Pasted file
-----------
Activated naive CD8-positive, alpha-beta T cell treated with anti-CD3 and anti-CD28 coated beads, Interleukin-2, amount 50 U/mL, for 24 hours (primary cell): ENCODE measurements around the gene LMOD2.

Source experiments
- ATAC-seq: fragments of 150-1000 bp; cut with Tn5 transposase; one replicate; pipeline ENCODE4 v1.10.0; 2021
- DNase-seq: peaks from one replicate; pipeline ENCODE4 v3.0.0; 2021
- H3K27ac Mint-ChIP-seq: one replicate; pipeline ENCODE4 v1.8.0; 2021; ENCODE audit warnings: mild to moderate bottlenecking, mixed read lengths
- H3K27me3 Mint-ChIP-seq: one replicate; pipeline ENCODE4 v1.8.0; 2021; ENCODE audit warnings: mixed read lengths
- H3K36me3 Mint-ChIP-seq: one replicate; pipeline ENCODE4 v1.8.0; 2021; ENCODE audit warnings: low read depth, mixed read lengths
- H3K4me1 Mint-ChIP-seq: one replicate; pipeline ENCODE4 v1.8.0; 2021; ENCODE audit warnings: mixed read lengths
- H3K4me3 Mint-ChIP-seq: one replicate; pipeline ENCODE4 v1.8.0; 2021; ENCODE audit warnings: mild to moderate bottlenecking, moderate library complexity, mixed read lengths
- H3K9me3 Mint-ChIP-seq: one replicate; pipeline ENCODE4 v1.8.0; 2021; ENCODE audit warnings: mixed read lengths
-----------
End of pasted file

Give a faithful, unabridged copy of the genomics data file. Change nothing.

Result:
Activated naive CD8-positive, alpha-beta T cell treated with anti-CD3 and anti-CD28 coated beads, Interleukin-2, amount 50 U/mL, for 24 hours (primary cell): ENCODE measurements around the gene LMOD2.

Source experiments
- ATAC-seq: fragments of 150-1000 bp; cut with Tn5 transposase; one replicate; pipeline ENCODE4 v1.10.0; 2021
- DNase-seq: peaks from one replicate; pipeline ENCODE4 v3.0.0; 2021
- H3K27ac Mint-ChIP-seq: one replicate; pipeline ENCODE4 v1.8.0; 2021; ENCODE audit warnings: mild to moderate bottlenecking, mixed read lengths
- H3K27me3 Mint-ChIP-seq: one replicate; pipeline ENCODE4 v1.8.0; 2021; ENCODE audit warnings: mixed read lengths
- H3K36me3 Mint-ChIP-seq: one replicate; pipeline ENCODE4 v1.8.0; 2021; ENCODE audit warnings: low read depth, mixed read lengths
- H3K4me1 Mint-ChIP-seq: one replicate; pipeline ENCODE4 v1.8.0; 2021; ENCODE audit warnings: mixed read lengths
- H3K4me3 Mint-ChIP-seq: one replicate; pipeline ENCODE4 v1.8.0; 2021; ENCODE audit warnings: mild to moderate bottlenecking, moderate library complexity, mixed read lengths
- H3K9me3 Mint-ChIP-seq: one replicate; pipeline ENCODE4 v1.8.0; 2021; ENCODE audit warnings: mixed read lengths